The video examples below will demonstrate how to find enough information about a polynomial function to sketch its graph. Generally, the approach will be to

- Find the
**roots**, if possible- Greatest common factor (GCF), grouping, familiar pattern (quadratic, sum/difference of perfect cubes), rational root theorem

- Find the
**y-intercept, f(0)**, and any other easy-to-find points (usually just f(0) is necessary) - Determine the
**end behavior** - Remember that all polynomial functions have
**smooth, continuous graphs** - Make a sketch of the graph that's consistent with all of this information.

*Being able to "sketch" a graph means having some rough picture, either in your head or on a scrap of paper, of what the graph *ought* to look like when drawn more accurately by a computer. Of course we want to use computers to draw graphs of functions, but we also want to be able to recognize when a computer-drawn graph is inaccurate. We do that by developing a sense of what kinds of features the graph of a function can have.*

This function has an odd number of terms, so it's not group-able, and there's no greatest common factor (GCF), so it's a good candidate for using the** rational root theorem** with the set of possible rational roots: {±1, ±2}. If none of those work, **f(x)** has no rational roots (this one does, though).

No GCF or grouping here (odd number of terms), so the rational root theorem is probably the way to go, with possible rational roots of ± {1, 2, 3, 6, 9, 18}. Don't forget to look for multiple roots.

An even number of terms suggests that grouping might be a good strategy. Try it here: 2×3 = 6 and 5×3 = 15.

An even number of terms suggests that grouping might work. In this example, 1×2 = 2 and 3×2 = 6, which is enticing ...

This looks like a good candidate for using the **rational root theorem**: Make a list of possible rational roots, p/q = ±{1, 3, 9}, (always remember that *none* of them may work!) and test them by synthetic substitution (because it's quick).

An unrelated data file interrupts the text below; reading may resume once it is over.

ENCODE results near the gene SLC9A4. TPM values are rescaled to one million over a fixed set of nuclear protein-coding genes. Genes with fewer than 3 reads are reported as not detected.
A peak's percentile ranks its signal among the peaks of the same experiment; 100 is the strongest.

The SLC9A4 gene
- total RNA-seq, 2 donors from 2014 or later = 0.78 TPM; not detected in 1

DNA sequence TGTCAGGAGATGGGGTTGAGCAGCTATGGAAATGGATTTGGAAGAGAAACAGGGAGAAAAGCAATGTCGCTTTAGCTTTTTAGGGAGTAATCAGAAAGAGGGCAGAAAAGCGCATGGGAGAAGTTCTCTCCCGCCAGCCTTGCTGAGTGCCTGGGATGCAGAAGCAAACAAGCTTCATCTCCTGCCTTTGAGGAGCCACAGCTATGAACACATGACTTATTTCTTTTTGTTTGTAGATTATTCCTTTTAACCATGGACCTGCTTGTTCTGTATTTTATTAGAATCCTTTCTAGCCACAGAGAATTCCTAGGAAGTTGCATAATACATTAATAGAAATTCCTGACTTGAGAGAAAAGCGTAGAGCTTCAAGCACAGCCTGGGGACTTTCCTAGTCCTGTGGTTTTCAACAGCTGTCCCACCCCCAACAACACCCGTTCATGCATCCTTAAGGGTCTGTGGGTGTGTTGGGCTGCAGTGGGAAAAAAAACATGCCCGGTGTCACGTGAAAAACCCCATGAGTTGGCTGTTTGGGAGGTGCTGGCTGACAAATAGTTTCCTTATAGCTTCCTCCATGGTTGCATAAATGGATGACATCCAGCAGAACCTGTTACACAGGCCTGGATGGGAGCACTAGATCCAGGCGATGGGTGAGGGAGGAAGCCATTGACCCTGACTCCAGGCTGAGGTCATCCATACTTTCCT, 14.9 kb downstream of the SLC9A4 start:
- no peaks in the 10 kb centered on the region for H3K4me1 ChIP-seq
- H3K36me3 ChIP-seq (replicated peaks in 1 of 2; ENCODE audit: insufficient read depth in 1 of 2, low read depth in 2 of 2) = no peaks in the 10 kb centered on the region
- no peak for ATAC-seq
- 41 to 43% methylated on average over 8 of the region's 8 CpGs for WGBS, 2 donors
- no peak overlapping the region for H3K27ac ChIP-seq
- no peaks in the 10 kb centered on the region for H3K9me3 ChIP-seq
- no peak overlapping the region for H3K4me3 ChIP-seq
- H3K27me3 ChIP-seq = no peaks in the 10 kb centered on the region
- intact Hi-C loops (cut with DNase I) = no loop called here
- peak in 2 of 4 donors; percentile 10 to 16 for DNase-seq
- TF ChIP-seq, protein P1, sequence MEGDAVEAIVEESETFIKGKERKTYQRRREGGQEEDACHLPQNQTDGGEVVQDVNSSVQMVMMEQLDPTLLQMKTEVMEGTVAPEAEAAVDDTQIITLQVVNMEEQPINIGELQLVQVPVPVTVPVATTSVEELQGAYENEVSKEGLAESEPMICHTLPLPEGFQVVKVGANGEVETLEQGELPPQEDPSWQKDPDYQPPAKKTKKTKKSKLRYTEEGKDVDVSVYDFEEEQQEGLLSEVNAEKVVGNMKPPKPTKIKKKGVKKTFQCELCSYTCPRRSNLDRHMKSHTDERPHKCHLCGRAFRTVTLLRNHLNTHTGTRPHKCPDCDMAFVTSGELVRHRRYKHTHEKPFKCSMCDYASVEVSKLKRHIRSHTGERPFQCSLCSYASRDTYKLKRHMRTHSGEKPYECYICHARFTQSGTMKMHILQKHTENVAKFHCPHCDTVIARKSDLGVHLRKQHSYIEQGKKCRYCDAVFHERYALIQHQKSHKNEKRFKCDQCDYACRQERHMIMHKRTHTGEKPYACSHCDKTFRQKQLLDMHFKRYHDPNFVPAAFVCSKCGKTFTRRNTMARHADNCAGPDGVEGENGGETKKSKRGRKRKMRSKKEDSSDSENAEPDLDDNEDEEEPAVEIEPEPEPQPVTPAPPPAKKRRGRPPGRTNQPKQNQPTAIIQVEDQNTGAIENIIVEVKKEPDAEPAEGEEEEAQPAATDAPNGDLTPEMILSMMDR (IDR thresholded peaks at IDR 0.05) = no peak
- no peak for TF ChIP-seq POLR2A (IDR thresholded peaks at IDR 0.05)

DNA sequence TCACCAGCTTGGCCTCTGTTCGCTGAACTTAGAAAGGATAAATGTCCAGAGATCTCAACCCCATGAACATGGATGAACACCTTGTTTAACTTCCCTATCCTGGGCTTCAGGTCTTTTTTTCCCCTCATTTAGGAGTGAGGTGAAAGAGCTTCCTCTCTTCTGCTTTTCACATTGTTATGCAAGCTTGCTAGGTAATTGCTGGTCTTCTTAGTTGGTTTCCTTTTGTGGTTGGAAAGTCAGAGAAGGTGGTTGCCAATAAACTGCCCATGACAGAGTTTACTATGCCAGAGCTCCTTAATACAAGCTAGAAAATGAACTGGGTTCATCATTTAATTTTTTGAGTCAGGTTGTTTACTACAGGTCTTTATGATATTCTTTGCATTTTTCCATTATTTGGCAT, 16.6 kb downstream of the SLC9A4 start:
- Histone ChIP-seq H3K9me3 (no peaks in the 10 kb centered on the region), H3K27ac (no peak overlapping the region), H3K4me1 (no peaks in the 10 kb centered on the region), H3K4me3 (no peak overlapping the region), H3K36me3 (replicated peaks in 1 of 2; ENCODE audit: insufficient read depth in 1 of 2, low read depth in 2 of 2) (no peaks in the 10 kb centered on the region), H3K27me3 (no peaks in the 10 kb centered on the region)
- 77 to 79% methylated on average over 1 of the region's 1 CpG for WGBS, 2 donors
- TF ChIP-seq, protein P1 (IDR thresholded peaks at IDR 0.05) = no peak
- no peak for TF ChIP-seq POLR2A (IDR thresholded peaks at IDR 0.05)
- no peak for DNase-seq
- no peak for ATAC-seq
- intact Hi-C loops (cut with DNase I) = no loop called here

Don't forget to look for a greatest common factor (GCF). In this case, you can factor out an x (and in so doing discover that x = 0 is a root). An even number of terms suggests the possibility of grouping, too.

In this example, we divide a binomial into a cubic function. It divides evenly, so the binomial is a factor of the function.

In this example, we divide a binomial into a quadratic function. It doesn't go in evenly, so there is a remainder. While this might be seen as a "failure" to find a factor, it is a handy way of rewriting a complicated-looking rational function in a simpler way.

In this example, we use polynomial long division in a slightly different way, to re-express the rational function **f(x) = 1/(x - 2)** as an infinite series of summed terms. You won't likely need this in your early studies of algebra, but it's a neat introduction to the very important field of infinite series that you'll encounter in your studies of calculus.

Time: 3:41

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